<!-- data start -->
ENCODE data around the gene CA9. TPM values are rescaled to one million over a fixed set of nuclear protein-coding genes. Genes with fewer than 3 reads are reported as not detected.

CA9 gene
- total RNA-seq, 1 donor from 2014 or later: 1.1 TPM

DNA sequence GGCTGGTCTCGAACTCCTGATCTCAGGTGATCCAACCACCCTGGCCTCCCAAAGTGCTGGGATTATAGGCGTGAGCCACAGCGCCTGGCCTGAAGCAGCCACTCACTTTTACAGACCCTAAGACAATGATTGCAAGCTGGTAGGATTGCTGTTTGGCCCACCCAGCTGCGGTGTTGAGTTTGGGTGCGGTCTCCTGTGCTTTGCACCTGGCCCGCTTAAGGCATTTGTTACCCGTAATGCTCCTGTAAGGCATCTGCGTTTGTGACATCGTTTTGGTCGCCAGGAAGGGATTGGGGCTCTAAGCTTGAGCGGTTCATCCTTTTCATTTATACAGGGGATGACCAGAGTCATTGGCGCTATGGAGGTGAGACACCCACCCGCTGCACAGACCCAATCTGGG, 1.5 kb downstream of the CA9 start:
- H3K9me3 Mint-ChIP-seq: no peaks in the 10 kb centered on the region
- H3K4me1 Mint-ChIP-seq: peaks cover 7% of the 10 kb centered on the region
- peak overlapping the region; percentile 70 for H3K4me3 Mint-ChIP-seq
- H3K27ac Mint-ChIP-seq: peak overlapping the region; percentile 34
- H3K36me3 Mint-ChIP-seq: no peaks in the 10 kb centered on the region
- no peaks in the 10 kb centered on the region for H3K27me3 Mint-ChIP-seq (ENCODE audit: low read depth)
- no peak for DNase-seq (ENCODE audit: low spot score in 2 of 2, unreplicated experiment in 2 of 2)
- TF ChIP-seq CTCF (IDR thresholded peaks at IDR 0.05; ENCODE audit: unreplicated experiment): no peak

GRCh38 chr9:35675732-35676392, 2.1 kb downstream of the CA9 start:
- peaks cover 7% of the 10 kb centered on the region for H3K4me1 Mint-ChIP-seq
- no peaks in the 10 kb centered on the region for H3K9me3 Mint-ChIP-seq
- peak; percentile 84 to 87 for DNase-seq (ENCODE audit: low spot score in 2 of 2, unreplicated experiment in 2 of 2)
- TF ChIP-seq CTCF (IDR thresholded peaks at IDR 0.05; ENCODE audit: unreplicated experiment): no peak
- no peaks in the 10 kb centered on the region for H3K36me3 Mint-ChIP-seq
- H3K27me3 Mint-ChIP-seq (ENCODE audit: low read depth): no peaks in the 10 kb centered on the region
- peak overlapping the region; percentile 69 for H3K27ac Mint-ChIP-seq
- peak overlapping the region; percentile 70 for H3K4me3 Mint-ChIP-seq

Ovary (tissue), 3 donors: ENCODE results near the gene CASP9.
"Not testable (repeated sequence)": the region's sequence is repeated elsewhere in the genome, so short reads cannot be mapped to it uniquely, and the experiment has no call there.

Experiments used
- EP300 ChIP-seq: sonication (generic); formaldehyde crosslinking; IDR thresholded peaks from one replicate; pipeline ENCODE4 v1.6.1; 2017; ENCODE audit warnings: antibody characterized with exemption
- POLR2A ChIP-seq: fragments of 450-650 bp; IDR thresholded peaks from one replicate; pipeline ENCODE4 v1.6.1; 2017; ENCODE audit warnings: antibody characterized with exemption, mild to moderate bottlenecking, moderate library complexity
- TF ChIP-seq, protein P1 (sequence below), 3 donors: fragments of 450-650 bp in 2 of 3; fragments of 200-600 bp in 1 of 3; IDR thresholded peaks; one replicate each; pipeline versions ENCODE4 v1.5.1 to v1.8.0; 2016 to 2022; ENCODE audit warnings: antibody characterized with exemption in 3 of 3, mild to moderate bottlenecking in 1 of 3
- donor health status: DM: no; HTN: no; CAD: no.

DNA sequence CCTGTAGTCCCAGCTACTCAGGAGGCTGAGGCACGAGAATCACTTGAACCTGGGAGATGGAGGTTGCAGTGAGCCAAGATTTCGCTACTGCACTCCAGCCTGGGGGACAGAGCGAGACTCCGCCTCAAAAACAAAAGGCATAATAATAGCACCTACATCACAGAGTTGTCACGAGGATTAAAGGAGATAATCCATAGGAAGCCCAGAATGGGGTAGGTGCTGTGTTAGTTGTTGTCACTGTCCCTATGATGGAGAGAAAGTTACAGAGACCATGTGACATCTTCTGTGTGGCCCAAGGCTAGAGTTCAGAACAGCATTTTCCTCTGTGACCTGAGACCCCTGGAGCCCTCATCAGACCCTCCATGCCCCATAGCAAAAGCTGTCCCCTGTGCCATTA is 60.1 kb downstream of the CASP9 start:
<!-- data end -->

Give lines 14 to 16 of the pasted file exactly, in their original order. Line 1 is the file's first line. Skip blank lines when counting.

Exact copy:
- peaks cover 7% of the 10 kb centered on the region for H3K4me1 Mint-ChIP-seq
- no peaks in the 10 kb centered on the region for H3K9me3 Mint-ChIP-seq
- peak; percentile 84 to 87 for DNase-seq (ENCODE audit: low spot score in 2 of 2, unreplicated experiment in 2 of 2)